I even managed to be Halloween-free while Danny was little. I didn't buy him a costume or went trick-or-treating and avoided the whole topic in general. But then grandparents took over and supplied costumes and a trick-or-treating experience. I voiced my resistance but failed. Danny was getting into it. And then he went to school.

They do parades and parties and everyone dresses up. He had to wear a costume to school and parade in one long loop for all the parents to see and capture the entire event with their paparazzi length camera lenses. One year, he paraded outside in the cold in just his flimsy Superman shirt and no coat. The next year I ordered him a costume of his choice (spider) that was made out of fleece and stuffed with batting in case there is another outdoor parade. It even came with a hat which was of course too small for his head, but he put it on anyway. Thank God he decided to wear the same thing this year, a small victory for me because I didn't have to buy another costume. Pottery Barn Kids doesn't vary their choices from year to year, the only other option he would go for is a shark, but after that I will have to talk him into being and art student (old jeans, dirty sweatshirt, and bags under eyes from sleeping much less than any other major).

For a long time my decorations consisted of only a large ceramic pumpkin which was actually a soup tureen. I was extremely happy with my pumpkin, it was all the decor I needed. Then Master of the house unleashed his plan. "I wish we had some Halloween decorations," a little voice would say with a sigh passing through the kitchen. "Maybe we can get a pumpkin," I would reply after several rounds of deep sighing, just to make him stop. "Ok! And one more decoration!" He was doing math before he was doing math. I started looking for artful pumpkins that I could explain to myself as fall decor that would last me till Christmas, rather than Halloween decorations. The couple of times we got a live pumpkin and carved it I almost cut my hand, got sick to my stomach from all the squishy pumpkin guts, and the entire thing rotted in less than a week. The stinking moldy mess would end up in my garden as a hopeful fertilizer only to seed itself and overtake the entire space the next summer. The strawberry patch turned into a pumpkin patch and I had more orange balls than I could handle. And the one thing my backyard tenants would not eat is a pumpkin, they can't bite through it! What kind of rodent are you if you can't bite into a pumpkin?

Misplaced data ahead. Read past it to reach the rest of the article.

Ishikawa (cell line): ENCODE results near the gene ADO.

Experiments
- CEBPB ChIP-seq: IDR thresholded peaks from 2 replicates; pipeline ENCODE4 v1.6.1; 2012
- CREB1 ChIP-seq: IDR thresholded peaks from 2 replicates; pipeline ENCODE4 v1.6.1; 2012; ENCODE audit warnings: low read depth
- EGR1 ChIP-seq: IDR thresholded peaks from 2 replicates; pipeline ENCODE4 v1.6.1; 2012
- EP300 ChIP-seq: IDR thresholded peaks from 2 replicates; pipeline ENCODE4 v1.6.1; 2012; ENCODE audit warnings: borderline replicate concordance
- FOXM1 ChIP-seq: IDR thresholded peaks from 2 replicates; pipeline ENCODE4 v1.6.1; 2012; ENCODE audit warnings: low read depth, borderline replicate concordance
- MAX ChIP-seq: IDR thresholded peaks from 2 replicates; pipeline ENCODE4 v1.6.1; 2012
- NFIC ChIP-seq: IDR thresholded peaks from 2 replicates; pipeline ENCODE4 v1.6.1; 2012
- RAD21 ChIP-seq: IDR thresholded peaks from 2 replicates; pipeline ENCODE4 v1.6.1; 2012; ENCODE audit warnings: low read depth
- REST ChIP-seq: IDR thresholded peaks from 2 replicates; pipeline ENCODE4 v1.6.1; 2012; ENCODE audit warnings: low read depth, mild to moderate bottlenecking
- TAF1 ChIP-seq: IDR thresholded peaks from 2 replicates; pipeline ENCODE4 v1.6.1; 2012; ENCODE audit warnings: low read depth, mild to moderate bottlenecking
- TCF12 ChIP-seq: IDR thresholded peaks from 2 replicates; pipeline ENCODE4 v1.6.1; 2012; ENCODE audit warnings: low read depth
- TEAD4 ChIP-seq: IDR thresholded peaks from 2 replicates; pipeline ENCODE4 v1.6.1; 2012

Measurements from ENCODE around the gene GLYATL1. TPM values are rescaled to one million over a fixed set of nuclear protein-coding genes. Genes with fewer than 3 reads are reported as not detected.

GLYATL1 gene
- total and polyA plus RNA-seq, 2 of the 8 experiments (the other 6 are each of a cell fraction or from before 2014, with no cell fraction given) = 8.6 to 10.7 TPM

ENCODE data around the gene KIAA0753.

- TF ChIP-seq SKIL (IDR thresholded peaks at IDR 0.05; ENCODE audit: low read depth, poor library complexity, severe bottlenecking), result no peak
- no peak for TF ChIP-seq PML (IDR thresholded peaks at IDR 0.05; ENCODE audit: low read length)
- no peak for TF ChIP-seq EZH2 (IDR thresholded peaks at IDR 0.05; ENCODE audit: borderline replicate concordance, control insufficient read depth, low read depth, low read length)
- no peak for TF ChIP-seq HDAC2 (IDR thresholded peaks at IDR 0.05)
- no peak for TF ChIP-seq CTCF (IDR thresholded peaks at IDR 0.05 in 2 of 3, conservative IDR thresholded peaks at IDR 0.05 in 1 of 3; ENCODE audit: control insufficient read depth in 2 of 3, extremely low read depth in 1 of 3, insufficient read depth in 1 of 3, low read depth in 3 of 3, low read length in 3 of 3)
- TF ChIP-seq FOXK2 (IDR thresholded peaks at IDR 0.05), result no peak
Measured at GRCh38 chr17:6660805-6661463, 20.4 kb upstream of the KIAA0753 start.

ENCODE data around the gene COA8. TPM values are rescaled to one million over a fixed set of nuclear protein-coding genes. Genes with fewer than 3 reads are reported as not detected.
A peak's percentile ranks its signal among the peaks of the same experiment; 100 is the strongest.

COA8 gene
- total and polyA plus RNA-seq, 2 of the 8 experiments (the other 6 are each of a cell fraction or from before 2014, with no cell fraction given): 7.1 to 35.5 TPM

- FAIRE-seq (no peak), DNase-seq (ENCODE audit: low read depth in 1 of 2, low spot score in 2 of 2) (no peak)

I've attempted several times to avoid a costume party only to fail yet again. Once I was invited to a "dress as your favorite witch" bridal shower. After stating that the only thing I'm willing to wear is my tiara, a friend suggested that I should be Glinda and even provided me with a sparkly pink gown that her daughter wore to prom. I was very sparkly and very princessy, but could not get my skirt through the front door. Any door opening for that matter. And it took me 10 minutes to get in and out of the car and I needed lots of help. I think the fact that I am much shorter than the original owner of the dress might have had something to do it – I bustled the front which created extra volume and a large train. And I almost set myself on fire when I attempted to ascend our hostess's front porch stairs that she creatively lined with burning tea lights. I ended up squeezing myself into the side kitchen entrance to avoid the flames. Danny got to see me in my costume and was very confused. The next day he told everyone that I was so big I couldn't fit through the door.

I think a year after that Terry talked me into attending a Halloween party. He really built it up and we planned our couple costume. He went as Bob Ross (large curly hair including) and I was his Happy Cloud. Well, one can not buy a cloud costume. I had to make it. I roped another friend (thank God for wiling participants) into helping me and we spent the evening sawing clumps of pillow stuffing onto a white nightgown. We even made a rainbow headhand to top if off (which really looked like a rainbow tiara because let's face it: if I'm dressing up there better be a crown involved). The puffs started falling off as the night went on and when I got home I was a very deflated cloud. Danny scored a victory that year, he got to go to one of those pop-up Halloween stores with his dad in search of a curly hair wig. Also that year some very distinct Halloween items of orange and black color combination appeared in my house. I was slowly losing the battle. I attempted to lose some of those items after the "holiday" was over, but my packing was carefully supervised by Danny. I think he knew what I was up to.

This year I pinned Halloween decor to my Holidays board. I even found a Martha Stewart craft that Danny and I could do. As I was pinning it, I told myself that it was really to use those dead branches that are all over my yard from the neighbor's dying tree. And while I was downloading the template I was telling myself that it was to finally use all that black paper I had under my bed that I ordered for a project years ago and never used. Today I spent almost an hour contemplating a ceramic spooky tree decoration while browsing at Home Goods. What I really should have gotten was that horse head that caught my eye. I even bought Halloween kitchen towels to include in my package for my Russian friends. The spooky tree is now sitting in our family room. It's hand painted. I have a new pillow in the living room that says "Boo".

As I drove Danny home from school, he told me about the splattered witch that we could hang on our door because we don't have a wreath and witch's legs that one can stick into the ground. And I actually said yes to both.

Mystery solved